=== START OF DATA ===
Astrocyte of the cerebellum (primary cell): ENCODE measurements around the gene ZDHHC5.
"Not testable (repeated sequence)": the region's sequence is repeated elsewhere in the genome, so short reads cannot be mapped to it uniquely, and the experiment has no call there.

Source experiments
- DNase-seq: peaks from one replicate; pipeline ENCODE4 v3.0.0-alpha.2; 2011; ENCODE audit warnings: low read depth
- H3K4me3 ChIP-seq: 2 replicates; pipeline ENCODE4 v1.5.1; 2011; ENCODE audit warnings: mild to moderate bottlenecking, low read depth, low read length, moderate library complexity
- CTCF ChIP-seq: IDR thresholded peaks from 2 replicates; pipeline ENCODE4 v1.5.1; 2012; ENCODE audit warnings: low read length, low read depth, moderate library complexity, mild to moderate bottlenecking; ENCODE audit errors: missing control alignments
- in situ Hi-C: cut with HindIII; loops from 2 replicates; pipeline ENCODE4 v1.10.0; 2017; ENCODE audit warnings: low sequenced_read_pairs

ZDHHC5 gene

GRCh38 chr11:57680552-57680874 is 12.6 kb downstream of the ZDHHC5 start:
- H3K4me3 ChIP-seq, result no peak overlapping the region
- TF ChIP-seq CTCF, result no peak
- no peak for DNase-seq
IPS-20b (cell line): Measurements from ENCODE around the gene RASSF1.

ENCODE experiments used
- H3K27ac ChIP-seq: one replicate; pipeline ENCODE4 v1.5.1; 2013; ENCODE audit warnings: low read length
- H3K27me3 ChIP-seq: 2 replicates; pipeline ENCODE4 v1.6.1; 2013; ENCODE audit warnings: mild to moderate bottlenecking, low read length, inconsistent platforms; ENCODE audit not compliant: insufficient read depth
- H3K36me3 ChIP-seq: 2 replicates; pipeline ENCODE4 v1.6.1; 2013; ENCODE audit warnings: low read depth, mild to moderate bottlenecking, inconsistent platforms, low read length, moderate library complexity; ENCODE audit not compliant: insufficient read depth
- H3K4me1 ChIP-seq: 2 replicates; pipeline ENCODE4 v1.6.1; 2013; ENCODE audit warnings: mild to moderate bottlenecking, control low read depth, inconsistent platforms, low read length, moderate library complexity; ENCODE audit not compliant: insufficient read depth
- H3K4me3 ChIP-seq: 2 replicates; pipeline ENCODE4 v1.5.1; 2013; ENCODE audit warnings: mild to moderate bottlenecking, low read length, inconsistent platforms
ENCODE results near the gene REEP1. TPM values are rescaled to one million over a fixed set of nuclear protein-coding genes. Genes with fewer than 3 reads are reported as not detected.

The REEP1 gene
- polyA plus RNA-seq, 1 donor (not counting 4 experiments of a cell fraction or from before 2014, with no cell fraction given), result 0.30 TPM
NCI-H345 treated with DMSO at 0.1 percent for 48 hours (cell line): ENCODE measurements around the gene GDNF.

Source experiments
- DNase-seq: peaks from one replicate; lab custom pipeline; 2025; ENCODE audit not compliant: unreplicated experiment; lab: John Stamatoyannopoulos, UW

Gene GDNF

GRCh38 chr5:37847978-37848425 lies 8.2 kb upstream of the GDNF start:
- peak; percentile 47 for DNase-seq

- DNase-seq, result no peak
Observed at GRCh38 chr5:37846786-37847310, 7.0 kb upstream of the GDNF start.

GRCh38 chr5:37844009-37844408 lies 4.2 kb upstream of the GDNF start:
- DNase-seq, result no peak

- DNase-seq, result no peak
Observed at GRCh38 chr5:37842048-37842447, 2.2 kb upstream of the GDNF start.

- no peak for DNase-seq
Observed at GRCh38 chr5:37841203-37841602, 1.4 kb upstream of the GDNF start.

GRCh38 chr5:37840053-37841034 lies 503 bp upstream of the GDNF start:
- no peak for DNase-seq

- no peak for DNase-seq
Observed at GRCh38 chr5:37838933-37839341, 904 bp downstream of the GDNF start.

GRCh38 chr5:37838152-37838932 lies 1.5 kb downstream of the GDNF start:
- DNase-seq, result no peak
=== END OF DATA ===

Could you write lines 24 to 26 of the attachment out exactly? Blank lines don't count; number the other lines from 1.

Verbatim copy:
Source experiments
- DNase-seq: peaks from one replicate; lab custom pipeline; 2025; ENCODE audit not compliant: unreplicated experiment; lab: John Stamatoyannopoulos, UW

Gene GDNF